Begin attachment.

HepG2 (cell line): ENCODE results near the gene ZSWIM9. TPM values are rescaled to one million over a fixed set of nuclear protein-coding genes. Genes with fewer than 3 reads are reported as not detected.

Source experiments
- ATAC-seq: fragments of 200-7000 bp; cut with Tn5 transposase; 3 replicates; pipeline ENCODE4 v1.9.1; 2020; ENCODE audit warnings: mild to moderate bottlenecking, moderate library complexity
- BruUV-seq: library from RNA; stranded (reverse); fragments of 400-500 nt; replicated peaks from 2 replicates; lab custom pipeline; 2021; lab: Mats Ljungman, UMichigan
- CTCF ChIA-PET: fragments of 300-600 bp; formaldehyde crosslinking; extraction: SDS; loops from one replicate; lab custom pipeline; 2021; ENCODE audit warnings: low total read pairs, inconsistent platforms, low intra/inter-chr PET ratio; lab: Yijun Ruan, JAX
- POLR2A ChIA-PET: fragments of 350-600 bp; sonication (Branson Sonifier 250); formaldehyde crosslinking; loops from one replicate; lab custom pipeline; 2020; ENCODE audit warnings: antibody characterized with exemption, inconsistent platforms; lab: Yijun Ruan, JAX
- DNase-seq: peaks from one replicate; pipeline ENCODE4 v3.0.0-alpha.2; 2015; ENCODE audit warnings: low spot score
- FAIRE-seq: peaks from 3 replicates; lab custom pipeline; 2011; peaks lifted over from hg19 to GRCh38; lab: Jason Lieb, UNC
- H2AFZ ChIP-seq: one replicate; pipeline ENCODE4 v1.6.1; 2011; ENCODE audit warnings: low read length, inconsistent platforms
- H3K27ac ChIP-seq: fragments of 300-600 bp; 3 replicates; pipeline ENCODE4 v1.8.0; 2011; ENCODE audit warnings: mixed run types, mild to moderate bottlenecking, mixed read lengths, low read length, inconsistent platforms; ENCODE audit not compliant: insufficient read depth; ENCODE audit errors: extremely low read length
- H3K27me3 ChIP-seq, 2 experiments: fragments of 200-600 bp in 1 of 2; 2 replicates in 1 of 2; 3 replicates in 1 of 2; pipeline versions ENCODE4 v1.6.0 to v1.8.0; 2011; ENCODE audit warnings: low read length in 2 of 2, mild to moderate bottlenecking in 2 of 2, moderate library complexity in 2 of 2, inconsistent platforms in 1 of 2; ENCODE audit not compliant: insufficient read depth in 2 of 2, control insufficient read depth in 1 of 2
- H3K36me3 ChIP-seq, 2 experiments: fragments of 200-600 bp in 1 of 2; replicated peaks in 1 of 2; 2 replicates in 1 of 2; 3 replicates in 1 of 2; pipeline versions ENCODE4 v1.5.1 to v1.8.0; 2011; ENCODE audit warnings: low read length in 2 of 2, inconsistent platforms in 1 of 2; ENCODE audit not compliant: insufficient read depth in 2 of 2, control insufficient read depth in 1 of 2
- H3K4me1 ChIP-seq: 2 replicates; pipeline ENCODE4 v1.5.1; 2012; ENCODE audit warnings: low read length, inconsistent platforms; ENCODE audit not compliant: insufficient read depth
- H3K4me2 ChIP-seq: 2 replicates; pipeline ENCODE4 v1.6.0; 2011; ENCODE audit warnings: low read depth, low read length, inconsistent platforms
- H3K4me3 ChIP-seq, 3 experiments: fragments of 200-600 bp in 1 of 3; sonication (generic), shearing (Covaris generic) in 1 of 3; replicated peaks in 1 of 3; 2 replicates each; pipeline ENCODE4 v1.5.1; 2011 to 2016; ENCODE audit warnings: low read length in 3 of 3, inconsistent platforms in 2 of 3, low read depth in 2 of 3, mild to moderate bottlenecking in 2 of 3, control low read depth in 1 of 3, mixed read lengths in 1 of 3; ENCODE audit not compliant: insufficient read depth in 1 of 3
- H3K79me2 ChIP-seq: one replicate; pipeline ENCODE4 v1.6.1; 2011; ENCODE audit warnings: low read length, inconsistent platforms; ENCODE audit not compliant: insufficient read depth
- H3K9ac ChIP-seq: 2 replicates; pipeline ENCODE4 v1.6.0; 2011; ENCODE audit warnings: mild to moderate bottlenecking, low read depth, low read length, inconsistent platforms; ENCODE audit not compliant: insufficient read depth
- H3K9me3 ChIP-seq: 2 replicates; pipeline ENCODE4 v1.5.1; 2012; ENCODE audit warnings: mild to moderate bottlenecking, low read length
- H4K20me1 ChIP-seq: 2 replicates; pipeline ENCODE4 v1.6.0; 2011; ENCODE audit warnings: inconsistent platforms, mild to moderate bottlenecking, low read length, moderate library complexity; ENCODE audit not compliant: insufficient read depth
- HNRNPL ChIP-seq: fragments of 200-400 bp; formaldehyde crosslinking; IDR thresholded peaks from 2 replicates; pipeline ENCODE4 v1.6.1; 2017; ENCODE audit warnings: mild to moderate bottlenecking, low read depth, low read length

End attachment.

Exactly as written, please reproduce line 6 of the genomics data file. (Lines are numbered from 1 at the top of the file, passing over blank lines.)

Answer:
- POLR2A ChIA-PET: fragments of 350-600 bp; sonication (Branson Sonifier 250); formaldehyde crosslinking; loops from one replicate; lab custom pipeline; 2020; ENCODE audit warnings: antibody characterized with exemption, inconsistent platforms; lab: Yijun Ruan, JAX